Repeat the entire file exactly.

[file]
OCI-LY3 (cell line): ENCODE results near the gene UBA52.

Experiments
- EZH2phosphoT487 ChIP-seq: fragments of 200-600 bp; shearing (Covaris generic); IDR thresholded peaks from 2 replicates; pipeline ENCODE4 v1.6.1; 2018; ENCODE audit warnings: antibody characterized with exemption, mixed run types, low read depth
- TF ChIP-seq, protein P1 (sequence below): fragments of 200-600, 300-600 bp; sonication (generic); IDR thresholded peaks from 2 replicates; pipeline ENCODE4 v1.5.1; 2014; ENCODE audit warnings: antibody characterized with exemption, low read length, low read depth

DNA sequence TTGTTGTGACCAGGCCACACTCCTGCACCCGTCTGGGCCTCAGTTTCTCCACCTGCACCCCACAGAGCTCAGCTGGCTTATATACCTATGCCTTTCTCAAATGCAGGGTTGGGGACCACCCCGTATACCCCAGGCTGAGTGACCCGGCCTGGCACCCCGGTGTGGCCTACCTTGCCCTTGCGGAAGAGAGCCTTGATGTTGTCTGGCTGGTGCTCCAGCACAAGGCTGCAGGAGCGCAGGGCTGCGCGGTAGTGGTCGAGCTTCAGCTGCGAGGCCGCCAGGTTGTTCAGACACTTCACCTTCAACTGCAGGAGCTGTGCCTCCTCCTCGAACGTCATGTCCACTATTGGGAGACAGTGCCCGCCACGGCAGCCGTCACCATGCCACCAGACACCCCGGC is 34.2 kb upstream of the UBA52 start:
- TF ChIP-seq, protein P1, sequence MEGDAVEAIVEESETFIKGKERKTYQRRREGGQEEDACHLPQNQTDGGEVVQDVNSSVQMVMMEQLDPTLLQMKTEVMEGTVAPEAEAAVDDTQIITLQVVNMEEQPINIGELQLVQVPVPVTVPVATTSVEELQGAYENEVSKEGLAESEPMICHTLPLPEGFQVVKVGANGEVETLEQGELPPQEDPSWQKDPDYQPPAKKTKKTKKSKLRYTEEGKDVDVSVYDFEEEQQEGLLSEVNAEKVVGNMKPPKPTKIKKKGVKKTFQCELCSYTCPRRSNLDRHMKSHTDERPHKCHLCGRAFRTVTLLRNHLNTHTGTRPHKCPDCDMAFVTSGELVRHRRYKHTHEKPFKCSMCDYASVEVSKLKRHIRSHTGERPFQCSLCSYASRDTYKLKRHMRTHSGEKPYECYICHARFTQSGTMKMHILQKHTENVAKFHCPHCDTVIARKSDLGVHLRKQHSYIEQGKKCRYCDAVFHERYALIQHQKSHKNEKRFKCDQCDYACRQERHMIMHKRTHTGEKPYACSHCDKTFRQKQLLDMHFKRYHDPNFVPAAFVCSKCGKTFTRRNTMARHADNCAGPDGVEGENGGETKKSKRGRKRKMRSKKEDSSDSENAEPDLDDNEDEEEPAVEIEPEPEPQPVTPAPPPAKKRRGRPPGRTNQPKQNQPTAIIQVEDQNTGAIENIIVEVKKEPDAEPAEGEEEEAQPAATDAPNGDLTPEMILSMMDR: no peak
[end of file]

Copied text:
OCI-LY3 (cell line): ENCODE results near the gene UBA52.

Experiments
- EZH2phosphoT487 ChIP-seq: fragments of 200-600 bp; shearing (Covaris generic); IDR thresholded peaks from 2 replicates; pipeline ENCODE4 v1.6.1; 2018; ENCODE audit warnings: antibody characterized with exemption, mixed run types, low read depth
- TF ChIP-seq, protein P1 (sequence below): fragments of 200-600, 300-600 bp; sonication (generic); IDR thresholded peaks from 2 replicates; pipeline ENCODE4 v1.5.1; 2014; ENCODE audit warnings: antibody characterized with exemption, low read length, low read depth

DNA sequence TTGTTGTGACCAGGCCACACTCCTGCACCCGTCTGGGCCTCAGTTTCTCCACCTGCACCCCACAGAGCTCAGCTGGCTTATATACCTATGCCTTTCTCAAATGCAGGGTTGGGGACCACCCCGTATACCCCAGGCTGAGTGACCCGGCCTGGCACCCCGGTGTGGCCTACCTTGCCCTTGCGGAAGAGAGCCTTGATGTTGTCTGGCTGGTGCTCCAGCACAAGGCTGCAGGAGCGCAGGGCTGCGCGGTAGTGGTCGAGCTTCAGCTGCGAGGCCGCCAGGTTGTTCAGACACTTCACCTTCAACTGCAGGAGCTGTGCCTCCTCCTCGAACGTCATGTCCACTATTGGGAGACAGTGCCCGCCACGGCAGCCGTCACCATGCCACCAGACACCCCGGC is 34.2 kb upstream of the UBA52 start:
- TF ChIP-seq, protein P1, sequence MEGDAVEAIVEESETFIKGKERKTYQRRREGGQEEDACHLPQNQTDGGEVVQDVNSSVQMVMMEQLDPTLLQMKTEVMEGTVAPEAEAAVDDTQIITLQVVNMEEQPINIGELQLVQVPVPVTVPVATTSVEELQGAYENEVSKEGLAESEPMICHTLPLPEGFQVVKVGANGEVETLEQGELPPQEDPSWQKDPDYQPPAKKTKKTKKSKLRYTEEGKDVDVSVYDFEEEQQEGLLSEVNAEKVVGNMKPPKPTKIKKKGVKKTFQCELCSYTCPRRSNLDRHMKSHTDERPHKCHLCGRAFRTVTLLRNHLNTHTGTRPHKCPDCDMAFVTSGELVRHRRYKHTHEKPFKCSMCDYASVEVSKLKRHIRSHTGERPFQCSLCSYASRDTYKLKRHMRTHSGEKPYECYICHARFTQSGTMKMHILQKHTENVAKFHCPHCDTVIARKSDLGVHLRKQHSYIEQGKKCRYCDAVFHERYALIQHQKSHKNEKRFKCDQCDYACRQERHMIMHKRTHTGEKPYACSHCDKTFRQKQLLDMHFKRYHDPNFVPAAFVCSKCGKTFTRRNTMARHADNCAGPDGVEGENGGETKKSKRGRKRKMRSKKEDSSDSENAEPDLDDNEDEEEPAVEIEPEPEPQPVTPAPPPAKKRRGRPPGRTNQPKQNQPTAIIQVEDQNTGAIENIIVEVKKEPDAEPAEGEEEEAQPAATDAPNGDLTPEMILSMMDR: no peak